President John F. Kennedy: Psychohistory and Psychological Profile

About the President John F. Kennedy, a psychoanalysis or psychological profile of his life.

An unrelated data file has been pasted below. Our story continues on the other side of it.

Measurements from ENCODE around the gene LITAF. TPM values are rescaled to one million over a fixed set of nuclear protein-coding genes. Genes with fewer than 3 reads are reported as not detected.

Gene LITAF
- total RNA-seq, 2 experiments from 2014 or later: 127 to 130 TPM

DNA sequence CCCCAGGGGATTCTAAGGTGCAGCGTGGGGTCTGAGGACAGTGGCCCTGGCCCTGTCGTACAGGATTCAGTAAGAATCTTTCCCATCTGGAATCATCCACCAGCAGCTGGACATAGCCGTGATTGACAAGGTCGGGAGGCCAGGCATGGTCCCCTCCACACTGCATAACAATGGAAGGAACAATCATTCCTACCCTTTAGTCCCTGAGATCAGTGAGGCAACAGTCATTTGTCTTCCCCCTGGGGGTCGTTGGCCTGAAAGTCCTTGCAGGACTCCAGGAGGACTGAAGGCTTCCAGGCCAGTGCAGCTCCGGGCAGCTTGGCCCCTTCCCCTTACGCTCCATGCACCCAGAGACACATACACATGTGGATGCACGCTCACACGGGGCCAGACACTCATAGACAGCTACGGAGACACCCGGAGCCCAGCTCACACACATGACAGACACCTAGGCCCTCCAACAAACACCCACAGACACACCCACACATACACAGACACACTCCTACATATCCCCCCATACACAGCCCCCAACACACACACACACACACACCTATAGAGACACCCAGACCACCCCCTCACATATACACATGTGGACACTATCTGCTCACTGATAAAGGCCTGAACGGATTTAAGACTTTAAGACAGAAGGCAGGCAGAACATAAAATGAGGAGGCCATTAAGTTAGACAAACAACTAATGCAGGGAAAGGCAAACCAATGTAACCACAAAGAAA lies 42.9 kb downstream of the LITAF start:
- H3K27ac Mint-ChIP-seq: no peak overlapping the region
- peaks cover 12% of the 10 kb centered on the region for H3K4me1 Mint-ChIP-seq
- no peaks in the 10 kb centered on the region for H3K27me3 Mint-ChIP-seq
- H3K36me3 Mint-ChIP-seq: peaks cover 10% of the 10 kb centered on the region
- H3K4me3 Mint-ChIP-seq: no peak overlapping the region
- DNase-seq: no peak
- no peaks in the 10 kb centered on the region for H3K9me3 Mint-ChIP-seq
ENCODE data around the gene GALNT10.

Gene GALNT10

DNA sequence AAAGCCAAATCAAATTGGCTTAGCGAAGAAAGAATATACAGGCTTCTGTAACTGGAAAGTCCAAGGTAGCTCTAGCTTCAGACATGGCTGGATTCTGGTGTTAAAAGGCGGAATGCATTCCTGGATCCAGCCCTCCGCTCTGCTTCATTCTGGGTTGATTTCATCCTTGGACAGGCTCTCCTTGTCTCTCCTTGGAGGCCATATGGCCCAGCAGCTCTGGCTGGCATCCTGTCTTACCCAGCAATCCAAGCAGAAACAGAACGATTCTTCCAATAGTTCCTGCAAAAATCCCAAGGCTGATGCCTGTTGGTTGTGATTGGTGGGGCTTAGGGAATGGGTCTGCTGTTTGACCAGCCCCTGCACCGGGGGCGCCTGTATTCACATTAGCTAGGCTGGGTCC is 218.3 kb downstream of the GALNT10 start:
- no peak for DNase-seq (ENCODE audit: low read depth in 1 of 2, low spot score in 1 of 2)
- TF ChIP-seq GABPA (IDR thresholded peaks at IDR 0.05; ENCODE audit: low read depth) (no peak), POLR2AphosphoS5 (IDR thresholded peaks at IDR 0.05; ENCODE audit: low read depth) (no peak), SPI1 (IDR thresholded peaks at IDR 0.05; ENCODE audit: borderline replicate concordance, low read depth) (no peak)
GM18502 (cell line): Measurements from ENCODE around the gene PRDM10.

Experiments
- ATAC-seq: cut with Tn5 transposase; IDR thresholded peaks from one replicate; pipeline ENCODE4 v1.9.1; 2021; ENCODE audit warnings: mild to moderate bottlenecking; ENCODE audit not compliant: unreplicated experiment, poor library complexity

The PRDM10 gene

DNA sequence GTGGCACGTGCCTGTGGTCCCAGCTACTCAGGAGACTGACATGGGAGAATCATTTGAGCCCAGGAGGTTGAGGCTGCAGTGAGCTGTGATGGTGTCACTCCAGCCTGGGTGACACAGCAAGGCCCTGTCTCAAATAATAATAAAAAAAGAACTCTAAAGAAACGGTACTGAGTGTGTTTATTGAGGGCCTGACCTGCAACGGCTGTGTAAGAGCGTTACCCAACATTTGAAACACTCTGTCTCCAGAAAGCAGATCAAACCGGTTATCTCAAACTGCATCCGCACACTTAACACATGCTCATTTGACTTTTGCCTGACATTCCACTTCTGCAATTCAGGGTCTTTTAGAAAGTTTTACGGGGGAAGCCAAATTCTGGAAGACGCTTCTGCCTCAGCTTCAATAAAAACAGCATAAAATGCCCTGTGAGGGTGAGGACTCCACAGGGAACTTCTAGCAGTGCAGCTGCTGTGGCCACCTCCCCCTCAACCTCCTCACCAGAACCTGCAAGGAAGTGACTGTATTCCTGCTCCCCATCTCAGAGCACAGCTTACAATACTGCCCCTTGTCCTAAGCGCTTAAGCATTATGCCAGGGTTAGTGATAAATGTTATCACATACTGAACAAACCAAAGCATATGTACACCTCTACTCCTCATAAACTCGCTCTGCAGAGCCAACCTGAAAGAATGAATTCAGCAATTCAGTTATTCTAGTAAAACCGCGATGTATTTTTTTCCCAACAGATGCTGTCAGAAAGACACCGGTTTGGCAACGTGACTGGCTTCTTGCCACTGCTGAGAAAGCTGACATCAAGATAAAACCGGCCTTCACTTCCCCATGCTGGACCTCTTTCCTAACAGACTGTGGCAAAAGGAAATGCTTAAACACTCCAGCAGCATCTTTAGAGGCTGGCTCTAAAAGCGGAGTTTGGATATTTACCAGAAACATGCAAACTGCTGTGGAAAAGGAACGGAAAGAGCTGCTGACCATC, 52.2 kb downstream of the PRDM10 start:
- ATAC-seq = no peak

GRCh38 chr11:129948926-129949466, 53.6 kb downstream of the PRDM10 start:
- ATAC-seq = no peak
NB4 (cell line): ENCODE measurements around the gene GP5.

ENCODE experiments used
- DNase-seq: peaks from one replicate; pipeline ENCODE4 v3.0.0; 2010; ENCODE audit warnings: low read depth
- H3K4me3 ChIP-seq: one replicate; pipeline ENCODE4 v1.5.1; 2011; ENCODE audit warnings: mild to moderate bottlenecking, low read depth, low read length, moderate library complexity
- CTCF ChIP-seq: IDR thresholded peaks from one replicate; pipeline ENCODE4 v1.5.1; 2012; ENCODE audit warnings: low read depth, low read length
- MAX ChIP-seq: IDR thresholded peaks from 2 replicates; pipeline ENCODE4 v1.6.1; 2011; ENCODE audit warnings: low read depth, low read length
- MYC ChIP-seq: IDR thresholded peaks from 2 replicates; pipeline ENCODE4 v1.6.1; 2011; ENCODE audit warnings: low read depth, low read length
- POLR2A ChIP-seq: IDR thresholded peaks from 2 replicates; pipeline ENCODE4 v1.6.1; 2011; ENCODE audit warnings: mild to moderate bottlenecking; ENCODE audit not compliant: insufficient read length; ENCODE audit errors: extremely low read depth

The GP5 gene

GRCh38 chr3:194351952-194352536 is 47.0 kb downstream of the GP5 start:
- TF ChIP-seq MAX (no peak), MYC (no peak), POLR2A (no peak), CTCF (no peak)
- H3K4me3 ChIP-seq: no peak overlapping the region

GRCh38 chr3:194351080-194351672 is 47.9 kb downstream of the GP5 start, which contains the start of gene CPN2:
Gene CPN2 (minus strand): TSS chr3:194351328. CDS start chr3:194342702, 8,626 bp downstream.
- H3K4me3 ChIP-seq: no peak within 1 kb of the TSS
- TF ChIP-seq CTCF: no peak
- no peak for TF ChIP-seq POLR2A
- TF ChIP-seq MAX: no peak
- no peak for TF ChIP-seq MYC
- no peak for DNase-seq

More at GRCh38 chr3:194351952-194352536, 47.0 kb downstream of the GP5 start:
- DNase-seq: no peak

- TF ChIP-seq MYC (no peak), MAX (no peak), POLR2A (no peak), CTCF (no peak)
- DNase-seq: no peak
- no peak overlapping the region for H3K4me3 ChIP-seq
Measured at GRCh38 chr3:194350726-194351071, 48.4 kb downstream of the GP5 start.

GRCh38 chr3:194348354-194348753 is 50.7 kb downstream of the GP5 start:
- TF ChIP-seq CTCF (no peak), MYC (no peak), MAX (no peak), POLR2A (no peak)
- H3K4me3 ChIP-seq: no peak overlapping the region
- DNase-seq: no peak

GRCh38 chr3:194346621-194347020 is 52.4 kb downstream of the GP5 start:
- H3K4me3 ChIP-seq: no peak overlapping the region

Jack Kennedy was a weak and sickly boy who was plagued by a host of childhood diseases. According to his brother Robert, "When we were growing up together, we used to laugh about the great risk a mosquito took in biting Jack-with some of his blood the mosquito was almost sure to die." As in the case of Theodore Roosevelt, this boyhood weakness was later reflected in a desperate emphasis on physical fitness and competition. This tendency was encouraged by Jack's father, who taught his sons that 2nd-best was unacceptable. On one occasion, Joe Kennedy went so far as to send 2 of his children away from the dinner table because they had "goofed off" and lost a sailing race that day. "I can feel Pappy's eyes on the back of my neck," Kennedy told a friend when he was trying to decide about entering politics, and Papa Joe was always the driving force behind Jack's career. Even as President, Jack called his father at least once a day. The other dominant figure in Kennedy's life was his older brother, Joe, Jr. "Joe was the star of our family," Jack once said. "He did everything better than the rest of us." In the family structure, with Joe 2 years older than Jack, and then 5 girls before Bobby and Teddy, it was only natural that the 2 oldest boys should struggle for the leading position. They used to fight so fiercely at home that the younger children would run upstairs and hide, while the muscular Joe pounded away at his slender brother. The father insisted that no one interfere with these sometimes bloody struggles: Jack had to learn to fend for himself. Once, when the 2 boys were riding bicycles at each other they both refused to turn aside: Joe was unhurt, but Jack required 28 stitches. Though the brothers were friends at Harvard, and often ate together, the competition continued. Joe was in the habit of moving in on Jack's dates, with the kind words: "Get lost, baby brother." In later years, in the space race, in politics, and a dozen other areas, Kennedy stridently declared that 2nd-best was unacceptable. In taking this position, he was unconsciously recalling his own painful position as "2nd-best" in the Kennedy family. When his brother Joe was killed during the war, Jack was left to compete with a ghost. No matter how tough or successful he might seem, he could never fill his dead brother's shoes, and so he had to continue his struggle for the top. If Jack ever forgot about his own basic inadequacy, his mourning father was there to remind him. In 1957, when Jack was a U.S. senator and already widely discussed as a presidential possibility, a reporter went to Florida to talk with Joseph P. Kennedy, Sr. As he was asked about his children, Kennedy happily ran down the list, obviously proud of their achievements. Then the reporter noted that Joe, Jr., had been left out, and asked Kennedy to comment on his eldest. The father's reaction "was a terrible thing to see. He sat there at the table weeping, unable to speak or to control himself for almost 5 minutes. It seemed to the rest of us like an hour. Finally, he pulled himself together and wiped his eyes but still he couldn't talk. He gestured toward his wife and said, 'She can tell you about him. I can't.'"

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